Hummingbird Presents Revolutionary Micro Paramagnetic Technology

February 10, 2014

Crowborough, UK, 10– Hummingbird Sensing Technology presents a Paper on Hummingbird’s RoHs compliant paramagnetic oxygen sensors, which are set to revolutionize the measurement of oxygen in anesthesia and respiratory care.

Dominic Corsale, General Manger at Hummingbird Sensing Technology explains: “It is well established that accurate measuring oxygen in anesthesia and ventilation is extremely important and until now, electrochemical sensors have been favored for their power and size. However, they do have drawbacks, in particular lifecycle and the associated replacement cost. Hummingbird has developed a very versatile RoHs compliant paramagnetic alternative, which matches its rival in size and compatibility whilst dramatically reducing the cost and power consumption with unrivalled longevity. RoHs compliancy is especially significant, given the estimated 1.2m electrochemical cells sold each year in medical devices world-wide. These devices will have to become RoHs compliant in Europe, starting in July 2014 and US January 2015.

Written by James Hobby, Chief Technical Author at Servomex Group, Hummingbird’s Paper put forward the case for the new Hummingbird miniature paramagnetic sensors, clearly defining the differences between the electrochemical and paramagnetic technologies and the overriding benefits of the latter.

It described electrochemical oxygen cells as having a particular weakness since they operate through a process similar to that found in batteries, where oxidation of the anode by the very oxygen they measure leads to a liberation of electrons. Eventually the entire active surface of the anode oxidizes and the sensors cease to work – the key weakness being the unpredictability of the point at which this will occur. The critical risk is a potential loss of oxygen measurement during an operation and affect this could have on patient outcome.

Traditionally this weakness has been offset by a costly, inefficient and environmentally unfriendly system: although manufacturers give the shelf life of an electrochemical cell as typically two years, in order to overcome the unpredictability and risk, Respiratory Technicians have been encouraged by producers of anesthesia ventilators to change the electrochemical sensors up to every six months.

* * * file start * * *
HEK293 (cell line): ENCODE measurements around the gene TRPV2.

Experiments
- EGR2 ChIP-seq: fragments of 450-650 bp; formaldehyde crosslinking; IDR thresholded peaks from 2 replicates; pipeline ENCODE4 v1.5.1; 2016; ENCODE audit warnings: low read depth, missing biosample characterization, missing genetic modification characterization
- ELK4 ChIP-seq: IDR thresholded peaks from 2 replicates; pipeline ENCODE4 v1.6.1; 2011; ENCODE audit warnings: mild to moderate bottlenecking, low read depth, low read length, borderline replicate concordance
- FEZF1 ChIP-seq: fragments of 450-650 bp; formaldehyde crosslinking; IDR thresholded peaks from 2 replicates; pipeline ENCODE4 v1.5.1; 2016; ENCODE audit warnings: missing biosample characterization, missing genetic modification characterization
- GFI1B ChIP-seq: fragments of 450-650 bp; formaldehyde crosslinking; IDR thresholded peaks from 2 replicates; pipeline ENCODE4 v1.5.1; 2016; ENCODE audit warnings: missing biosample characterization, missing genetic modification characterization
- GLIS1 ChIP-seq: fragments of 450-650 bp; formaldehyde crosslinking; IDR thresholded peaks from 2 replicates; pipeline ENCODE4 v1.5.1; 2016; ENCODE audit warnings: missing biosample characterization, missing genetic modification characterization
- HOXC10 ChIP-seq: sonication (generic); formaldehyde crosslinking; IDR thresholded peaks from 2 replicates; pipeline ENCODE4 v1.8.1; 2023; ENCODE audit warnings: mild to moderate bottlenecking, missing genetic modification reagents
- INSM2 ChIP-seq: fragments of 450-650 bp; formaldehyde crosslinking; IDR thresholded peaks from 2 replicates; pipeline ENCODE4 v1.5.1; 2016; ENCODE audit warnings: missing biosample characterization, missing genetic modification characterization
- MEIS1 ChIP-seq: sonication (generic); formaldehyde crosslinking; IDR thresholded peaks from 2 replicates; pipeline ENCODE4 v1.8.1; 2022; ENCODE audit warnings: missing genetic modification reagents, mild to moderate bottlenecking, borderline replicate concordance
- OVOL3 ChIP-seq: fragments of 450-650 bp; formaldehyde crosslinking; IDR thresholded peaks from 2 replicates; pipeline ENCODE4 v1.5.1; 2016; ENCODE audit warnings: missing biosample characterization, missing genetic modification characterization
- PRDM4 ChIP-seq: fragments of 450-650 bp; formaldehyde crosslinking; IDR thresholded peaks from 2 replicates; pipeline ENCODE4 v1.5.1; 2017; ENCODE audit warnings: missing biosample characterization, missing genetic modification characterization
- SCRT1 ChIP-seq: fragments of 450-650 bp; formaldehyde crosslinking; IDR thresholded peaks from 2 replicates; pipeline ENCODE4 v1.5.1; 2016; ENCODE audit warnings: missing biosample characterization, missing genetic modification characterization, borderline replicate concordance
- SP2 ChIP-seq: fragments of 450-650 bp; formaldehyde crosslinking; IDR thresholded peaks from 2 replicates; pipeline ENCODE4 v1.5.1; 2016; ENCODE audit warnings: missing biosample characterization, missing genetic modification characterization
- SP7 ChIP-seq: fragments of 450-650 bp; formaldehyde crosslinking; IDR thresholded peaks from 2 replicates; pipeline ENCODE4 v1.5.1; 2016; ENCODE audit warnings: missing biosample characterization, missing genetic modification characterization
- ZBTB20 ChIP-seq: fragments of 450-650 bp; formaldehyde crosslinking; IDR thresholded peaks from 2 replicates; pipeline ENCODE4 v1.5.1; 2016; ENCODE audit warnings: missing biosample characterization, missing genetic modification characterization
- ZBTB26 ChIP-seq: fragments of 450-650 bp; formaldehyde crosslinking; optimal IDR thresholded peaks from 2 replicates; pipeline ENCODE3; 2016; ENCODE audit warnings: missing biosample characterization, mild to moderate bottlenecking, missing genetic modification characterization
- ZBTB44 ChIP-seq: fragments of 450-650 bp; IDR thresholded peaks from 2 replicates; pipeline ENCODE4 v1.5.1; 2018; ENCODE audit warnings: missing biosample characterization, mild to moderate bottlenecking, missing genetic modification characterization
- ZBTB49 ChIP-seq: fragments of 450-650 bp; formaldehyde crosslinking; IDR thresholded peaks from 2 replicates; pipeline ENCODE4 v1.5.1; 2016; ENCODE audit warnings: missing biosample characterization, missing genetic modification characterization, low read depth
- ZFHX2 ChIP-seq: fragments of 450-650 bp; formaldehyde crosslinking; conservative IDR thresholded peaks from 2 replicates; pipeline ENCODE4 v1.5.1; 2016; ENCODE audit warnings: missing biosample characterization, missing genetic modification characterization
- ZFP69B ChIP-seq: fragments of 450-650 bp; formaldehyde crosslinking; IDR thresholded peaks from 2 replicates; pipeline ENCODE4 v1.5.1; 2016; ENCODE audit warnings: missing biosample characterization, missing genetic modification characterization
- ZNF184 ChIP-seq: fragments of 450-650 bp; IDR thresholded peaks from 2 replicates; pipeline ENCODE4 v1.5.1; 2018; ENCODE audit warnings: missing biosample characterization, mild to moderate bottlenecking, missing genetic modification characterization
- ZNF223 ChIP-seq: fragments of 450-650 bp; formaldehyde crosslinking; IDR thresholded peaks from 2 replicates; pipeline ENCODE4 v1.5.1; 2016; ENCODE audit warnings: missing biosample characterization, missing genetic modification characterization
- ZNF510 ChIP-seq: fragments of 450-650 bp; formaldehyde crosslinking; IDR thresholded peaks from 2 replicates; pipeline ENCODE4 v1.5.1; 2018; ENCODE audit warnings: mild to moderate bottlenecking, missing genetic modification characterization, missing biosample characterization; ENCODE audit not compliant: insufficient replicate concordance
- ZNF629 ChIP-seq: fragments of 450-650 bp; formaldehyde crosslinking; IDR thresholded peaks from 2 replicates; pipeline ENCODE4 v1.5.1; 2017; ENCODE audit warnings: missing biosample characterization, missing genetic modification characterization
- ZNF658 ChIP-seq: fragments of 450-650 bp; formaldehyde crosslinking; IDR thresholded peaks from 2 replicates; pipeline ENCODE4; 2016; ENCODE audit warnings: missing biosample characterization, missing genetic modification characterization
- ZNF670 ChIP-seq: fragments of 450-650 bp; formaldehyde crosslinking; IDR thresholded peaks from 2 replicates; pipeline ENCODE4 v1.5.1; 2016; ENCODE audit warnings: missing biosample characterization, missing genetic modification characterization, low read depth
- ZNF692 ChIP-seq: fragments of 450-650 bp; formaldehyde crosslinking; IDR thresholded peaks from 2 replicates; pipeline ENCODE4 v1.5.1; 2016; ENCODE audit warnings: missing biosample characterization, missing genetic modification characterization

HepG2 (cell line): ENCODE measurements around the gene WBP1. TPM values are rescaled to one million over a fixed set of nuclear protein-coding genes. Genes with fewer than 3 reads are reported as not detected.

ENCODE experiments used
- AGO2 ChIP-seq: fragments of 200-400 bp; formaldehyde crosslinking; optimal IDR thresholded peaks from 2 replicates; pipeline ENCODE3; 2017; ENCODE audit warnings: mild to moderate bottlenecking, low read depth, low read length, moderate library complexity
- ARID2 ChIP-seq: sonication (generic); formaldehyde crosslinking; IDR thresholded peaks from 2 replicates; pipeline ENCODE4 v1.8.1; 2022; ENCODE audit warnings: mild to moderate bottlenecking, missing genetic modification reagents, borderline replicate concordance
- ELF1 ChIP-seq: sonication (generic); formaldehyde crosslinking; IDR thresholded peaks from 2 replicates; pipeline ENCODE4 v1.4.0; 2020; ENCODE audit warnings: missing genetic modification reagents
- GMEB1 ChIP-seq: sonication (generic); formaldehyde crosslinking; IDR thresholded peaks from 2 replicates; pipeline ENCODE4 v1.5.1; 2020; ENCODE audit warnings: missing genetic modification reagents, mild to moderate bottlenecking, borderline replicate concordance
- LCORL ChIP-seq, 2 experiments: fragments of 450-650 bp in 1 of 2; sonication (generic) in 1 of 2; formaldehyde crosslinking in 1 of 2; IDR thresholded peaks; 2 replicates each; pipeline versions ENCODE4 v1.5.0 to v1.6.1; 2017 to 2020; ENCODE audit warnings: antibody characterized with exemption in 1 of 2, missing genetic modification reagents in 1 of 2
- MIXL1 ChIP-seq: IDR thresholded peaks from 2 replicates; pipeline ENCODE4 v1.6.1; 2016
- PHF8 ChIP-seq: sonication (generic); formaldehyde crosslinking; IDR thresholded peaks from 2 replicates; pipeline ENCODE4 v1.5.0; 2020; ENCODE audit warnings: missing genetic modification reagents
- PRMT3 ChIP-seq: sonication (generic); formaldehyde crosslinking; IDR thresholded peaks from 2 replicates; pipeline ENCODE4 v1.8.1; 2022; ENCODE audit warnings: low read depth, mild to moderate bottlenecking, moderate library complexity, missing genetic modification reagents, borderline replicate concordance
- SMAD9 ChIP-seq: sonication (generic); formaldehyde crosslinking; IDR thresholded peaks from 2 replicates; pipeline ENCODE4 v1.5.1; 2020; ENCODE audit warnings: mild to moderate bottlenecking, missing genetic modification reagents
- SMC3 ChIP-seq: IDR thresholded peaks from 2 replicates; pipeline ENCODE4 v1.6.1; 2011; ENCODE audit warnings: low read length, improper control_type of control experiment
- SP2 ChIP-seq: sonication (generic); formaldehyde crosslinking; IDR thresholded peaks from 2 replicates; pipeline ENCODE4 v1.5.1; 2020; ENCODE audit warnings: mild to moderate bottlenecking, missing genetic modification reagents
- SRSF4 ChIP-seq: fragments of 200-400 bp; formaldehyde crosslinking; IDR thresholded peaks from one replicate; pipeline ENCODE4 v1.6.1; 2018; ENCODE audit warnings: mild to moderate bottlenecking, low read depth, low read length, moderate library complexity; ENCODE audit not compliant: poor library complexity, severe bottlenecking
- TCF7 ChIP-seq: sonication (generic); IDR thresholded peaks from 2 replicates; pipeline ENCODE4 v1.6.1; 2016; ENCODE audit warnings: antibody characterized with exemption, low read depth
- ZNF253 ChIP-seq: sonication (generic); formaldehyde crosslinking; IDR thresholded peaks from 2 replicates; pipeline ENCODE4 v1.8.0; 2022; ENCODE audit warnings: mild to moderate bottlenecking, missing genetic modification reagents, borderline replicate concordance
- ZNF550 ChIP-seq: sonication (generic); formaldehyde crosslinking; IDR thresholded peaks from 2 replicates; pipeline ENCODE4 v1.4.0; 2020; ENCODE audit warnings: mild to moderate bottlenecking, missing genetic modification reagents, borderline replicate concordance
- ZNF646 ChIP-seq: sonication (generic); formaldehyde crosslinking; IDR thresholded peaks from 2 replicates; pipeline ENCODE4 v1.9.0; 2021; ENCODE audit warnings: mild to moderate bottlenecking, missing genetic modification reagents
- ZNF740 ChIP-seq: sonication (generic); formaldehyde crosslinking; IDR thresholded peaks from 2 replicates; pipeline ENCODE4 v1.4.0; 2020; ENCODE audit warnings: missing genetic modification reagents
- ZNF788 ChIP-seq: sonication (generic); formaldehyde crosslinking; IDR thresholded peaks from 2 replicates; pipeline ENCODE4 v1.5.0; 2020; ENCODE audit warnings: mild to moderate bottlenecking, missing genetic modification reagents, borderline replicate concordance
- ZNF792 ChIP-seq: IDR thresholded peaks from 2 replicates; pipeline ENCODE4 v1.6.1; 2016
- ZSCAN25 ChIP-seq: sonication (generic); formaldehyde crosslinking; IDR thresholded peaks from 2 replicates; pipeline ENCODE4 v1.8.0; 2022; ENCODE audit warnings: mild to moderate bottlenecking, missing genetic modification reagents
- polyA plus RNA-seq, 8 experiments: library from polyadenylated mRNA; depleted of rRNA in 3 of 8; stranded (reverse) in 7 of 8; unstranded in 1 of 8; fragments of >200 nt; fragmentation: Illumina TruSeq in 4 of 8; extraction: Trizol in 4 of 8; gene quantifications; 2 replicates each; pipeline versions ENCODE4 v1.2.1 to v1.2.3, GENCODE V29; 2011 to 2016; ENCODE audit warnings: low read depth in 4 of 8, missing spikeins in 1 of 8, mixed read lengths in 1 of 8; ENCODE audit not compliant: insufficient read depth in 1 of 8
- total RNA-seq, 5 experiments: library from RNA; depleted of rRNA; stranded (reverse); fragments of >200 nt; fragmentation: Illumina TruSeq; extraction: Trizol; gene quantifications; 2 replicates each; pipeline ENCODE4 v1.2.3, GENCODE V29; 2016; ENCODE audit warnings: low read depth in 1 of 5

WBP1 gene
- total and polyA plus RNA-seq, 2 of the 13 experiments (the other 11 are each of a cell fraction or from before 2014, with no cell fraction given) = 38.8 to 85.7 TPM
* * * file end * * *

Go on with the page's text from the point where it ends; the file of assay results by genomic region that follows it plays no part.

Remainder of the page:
By stark contrast, Hummingbird’s Paracube range presents an alternate technology for oxygen measurement with an indefinite lifetime. The positive effects are far reaching: clinicians and technicians working with ventilators will no longer need to replace the sensors and the risk to patients through cell failure is removed. Hospital management will see cost efficiency through a substantial return on investment (ROI) over the product lifetime, whilst environmentally the need for the continuous disposal of short-lived electrochemical cells is negated.

So how do Hummingbird’s sensors work? Corsale explains: “While paramagnetic based sensors has been used for patient monitoring since the 1970’s, their use for delivered oxygen measurement (FiO2) has until recently been limited by a combination of size, power consumption, interface compatibility and cost. Hummingbird’s sensors exploit the property of oxygen to be strongly attracted to a magnetic field – paramagnetism – using the torsion dumbbell system. The positioning of the dumbbell in a strong magnetic field gradient produces a force that varies proportionally with the oxygen concentration present. Since no consumption occurs with this approach, each device has an indefinite lifetime. “

He continues: “Improvement in electronics and sensor technology over the last decade have dramatically reduced the size, cost and power consumption, permitting wider use with the associated opportunities for improvements in FiO2 monitoring and therapy. The revolutionary development of Hummingbird’s miniature Paracube Micro sensors has lifted the traditional limitations of paramagnetic sensing, providing the medical world with a very viable alternative for the first time in four decades.”

Dr. Michael Jopling Anesthesia Medical Director at Mt. Carmel St Ann Hospital Columbus Ohio and Past President of STA, said: “I am happy to see cost effective alternative to electro chemical cells and encourage manufactures to start incorporating RoHS compliant technology into new anesthesia and critical care ventilators.”

The Restriction of the Use of Certain Hazardous Substances in Electrical and Electronic Equipment (RoHS) Regulations implement the RoHS Directive which bans the placing on the EU market of new electrical and electronic equipment containing more than the agreed levels of lead, cadmium, mercury, hexavalent chromium, polybrominated biphenyl (PBB) and polybrominated diphenyl ether (PBDE) flame retardants.

For more details, visit

Add Comment


Sensors 2017 Call for Speakers



Twitter Feed

Find It Fix It Forum

Sensors invites you to join the Findit-Fixit Forum, where you can get answers to your sensing questions—concerning technologies, products, methods, applications, and services--and also offer help to your fellow engineers. The Forum covers all kinds of topics, from the basics to the extraordinary.

Join the discussion!

© Copyright 2016 Questex, LLC. All Rights Reserved. Sensorsmag. Privacy Policy | Terms of Use

If you are having technical difficulties or considerations, please contact the webmaster.